Observation of a self-generated current to self-confine fusion plasmas

Nuclear fusion has drawn more attention in the era of carbon neutrality because of no carbon dioxide production during power generation and no generation of high-level radioactive wastes.

A tokamak, a torus-shaped nuclear fusion device, needs an electric current in the plasma to produce magnetic field around the torus for confining fusion plasmas. Plasma current is conventionally generated by electromagnetic induction.

However, for a steady-state fusion reactor, minimizing the inductive current is essential to extend the tokamak operating duration. Several non-inductive current drive schemes have been developed for steady-state operations such as radio-frequency waves and neutral beams. However, commercial reactors require minimal use of these external sources to maximize the fusion gain, Q, the ratio of the fusion power to the external power. Apart from these external current drives, a self-generated current, so-called bootstrap current, was predicted theoretically and demonstrated experimentally.

The research team led by Prof. Yong-Su Na in the Department of Nuclear Engineering at Seoul National University and Dr. Jaemin Seo at Princeton University have revealed that another type of self-generated current can exist in a tokamak which can not yet been explained by present theories. They discovered this in the experiments on the KSTAR tokamak in collaboration with Korea Institute of Fusion Energy, Princeton Plasma Physics Laboratory, and General Atomics.

While conducting an experiment on plasma turbulence, it was discovered by chance that an un-identified plasma current that could not be explained by existing theories and simulations occurred. As a result of the analysis, it was found that this comprises a significant amount up to 30% of the total plasma current, and appears when the turbulence was relatively low.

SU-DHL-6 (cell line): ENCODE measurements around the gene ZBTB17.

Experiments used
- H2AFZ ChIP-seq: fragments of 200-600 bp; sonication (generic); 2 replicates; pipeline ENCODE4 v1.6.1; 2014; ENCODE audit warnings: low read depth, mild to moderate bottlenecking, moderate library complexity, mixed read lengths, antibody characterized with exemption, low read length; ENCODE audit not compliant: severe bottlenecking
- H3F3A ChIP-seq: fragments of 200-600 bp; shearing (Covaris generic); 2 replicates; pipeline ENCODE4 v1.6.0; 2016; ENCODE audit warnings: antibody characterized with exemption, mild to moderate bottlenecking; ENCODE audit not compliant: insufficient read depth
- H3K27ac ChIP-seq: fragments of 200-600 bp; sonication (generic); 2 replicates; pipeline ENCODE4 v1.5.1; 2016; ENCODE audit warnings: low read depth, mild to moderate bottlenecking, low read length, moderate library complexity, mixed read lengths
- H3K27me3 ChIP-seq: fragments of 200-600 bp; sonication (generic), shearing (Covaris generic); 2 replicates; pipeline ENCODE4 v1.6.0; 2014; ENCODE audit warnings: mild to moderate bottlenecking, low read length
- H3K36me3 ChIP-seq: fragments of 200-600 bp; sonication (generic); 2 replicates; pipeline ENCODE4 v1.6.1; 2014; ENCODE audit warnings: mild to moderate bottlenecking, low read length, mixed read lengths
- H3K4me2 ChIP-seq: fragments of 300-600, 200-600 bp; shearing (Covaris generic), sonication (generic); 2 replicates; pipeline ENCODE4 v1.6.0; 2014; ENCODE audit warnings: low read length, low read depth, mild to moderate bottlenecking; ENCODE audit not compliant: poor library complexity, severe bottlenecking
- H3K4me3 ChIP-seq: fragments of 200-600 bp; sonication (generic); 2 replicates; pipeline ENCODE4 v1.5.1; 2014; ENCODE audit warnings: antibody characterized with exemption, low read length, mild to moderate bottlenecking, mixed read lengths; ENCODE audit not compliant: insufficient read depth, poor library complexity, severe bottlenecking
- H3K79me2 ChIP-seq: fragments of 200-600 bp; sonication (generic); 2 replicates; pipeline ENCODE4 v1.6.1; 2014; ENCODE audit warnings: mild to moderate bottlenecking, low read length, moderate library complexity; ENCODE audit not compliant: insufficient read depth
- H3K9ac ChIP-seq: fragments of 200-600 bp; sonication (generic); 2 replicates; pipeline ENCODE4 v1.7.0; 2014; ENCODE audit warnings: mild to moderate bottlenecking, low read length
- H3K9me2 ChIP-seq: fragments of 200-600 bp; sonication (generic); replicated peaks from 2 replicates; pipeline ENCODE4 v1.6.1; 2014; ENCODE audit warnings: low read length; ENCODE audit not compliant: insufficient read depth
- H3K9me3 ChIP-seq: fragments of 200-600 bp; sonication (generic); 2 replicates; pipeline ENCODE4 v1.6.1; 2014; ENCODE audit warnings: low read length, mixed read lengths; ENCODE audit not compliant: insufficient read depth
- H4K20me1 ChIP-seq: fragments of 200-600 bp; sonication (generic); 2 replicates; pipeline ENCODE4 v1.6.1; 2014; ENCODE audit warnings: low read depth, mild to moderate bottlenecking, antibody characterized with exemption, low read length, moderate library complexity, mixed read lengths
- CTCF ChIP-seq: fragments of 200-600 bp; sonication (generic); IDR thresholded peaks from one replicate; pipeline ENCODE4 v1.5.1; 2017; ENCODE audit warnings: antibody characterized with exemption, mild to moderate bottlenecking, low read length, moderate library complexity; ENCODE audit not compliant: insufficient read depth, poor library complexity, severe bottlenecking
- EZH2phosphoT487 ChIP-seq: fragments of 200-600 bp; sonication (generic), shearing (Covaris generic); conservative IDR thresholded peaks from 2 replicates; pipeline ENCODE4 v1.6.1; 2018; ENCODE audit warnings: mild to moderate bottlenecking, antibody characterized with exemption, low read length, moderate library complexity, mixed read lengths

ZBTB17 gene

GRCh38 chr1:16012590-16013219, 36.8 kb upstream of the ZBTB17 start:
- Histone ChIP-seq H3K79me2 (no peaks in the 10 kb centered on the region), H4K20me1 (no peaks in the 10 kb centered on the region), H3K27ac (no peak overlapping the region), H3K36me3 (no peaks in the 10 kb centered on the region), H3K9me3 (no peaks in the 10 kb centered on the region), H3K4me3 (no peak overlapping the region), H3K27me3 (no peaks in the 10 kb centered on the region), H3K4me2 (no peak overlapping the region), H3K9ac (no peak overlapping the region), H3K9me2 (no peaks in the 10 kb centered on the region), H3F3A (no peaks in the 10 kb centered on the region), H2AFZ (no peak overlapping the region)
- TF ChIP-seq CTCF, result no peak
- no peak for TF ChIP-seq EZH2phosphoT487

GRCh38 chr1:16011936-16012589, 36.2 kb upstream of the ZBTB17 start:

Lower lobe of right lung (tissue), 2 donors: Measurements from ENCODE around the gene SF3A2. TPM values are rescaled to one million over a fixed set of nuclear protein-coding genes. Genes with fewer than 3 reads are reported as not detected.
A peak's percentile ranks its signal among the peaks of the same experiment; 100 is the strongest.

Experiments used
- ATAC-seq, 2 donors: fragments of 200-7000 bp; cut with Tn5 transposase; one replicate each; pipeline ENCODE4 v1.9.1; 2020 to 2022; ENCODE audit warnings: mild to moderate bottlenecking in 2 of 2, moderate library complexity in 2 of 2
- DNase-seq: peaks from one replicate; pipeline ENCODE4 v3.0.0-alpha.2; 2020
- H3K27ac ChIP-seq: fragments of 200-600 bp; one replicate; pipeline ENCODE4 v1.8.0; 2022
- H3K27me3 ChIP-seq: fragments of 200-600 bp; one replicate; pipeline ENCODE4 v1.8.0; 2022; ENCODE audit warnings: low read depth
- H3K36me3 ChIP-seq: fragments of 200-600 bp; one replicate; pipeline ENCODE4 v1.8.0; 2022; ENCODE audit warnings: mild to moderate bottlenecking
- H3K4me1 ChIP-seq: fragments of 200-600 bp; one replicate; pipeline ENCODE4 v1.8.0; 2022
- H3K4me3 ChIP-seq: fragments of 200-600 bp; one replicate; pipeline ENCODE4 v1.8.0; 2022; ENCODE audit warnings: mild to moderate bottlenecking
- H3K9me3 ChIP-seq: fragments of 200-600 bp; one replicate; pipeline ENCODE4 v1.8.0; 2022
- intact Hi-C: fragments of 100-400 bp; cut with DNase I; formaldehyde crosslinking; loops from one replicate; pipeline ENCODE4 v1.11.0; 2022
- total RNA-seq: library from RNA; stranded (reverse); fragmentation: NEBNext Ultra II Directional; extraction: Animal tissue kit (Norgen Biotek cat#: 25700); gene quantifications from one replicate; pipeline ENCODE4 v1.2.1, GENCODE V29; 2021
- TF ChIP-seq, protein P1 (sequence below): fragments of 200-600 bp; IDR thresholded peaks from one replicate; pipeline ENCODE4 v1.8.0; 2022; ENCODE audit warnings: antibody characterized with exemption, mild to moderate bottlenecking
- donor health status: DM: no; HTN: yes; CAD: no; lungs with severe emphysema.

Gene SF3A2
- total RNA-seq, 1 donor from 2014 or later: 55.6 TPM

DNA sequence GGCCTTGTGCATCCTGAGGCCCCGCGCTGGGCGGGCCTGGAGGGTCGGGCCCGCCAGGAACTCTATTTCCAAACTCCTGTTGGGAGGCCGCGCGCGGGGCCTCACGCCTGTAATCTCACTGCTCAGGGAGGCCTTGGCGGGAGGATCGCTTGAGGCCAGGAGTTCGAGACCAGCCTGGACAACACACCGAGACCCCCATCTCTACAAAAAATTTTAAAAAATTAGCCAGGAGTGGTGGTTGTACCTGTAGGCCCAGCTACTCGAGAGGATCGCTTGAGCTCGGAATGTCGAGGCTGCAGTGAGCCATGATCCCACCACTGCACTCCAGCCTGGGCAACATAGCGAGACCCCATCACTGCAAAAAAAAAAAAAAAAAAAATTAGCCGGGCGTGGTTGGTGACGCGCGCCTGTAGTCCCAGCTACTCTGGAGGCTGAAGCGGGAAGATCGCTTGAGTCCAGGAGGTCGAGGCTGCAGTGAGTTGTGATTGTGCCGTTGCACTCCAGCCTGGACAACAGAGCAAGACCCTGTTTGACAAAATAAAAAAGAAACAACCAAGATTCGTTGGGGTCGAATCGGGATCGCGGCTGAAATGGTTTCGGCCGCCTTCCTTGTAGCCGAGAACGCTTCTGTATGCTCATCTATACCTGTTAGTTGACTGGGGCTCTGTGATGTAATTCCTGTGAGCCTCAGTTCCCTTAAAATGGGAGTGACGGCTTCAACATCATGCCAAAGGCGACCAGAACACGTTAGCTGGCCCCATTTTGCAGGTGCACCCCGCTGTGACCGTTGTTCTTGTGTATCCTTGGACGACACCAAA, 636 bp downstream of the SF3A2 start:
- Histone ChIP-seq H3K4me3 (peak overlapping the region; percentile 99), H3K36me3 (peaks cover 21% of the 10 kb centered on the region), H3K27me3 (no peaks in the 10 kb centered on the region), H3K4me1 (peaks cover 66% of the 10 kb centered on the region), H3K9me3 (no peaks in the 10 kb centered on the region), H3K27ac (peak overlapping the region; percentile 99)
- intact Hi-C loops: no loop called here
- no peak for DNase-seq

The discovery of a new plasma current generated by itself without magnetic induction shows a new possibility that the plasma confines by itself and continues the fusion reaction in long-pulse operations for a fusion reactor.

The new current source in this experiment was unusually observed only when the fuel was injected into the plasma and the exact cause is still unknown, so follow-up studies are planned to proceed actively in the future.

Prof. Yong-Su Na, the co-first author and corresponding author of the study, said, “This result was obtained from a unfamiliar experiment to the extent that the experiment proposal was not selected at KSTAR. If we had tried to look at it from a conventional point of view, we would not have found it. “We were able to discover new things by approaching with an open perspective rather than being confined to what we wanted to see or get.” Another co-first author, Dr. Seo Jae-min, said, “Big science such as the nuclear fusion research is being devoted to small steps that put an apple on the shoulders of giants. I hope that future scientists who can step forward together will be interested in and support the nuclear fusion research.”

Once the physics mechanism is found, this new discovery is expected to significantly contribute to the long continuous operation of ITER and commercial reactors, which are exploring current drive ways that do not reoly on inductive current.

 

This work was supported by National R&D Program through the National Research Foundation of Korea (NRF) funded by the Korean government (Ministry of Science and ICT) (NRF-2021M1A7A4091135 and 2021M3F7A1084419). This work was also supported by the Ministry of Science and ICT under the KFE R&D Program of “KSTAR Experimental Collaboration and Fusion Plasma Research (KFE-EN2201-12)”.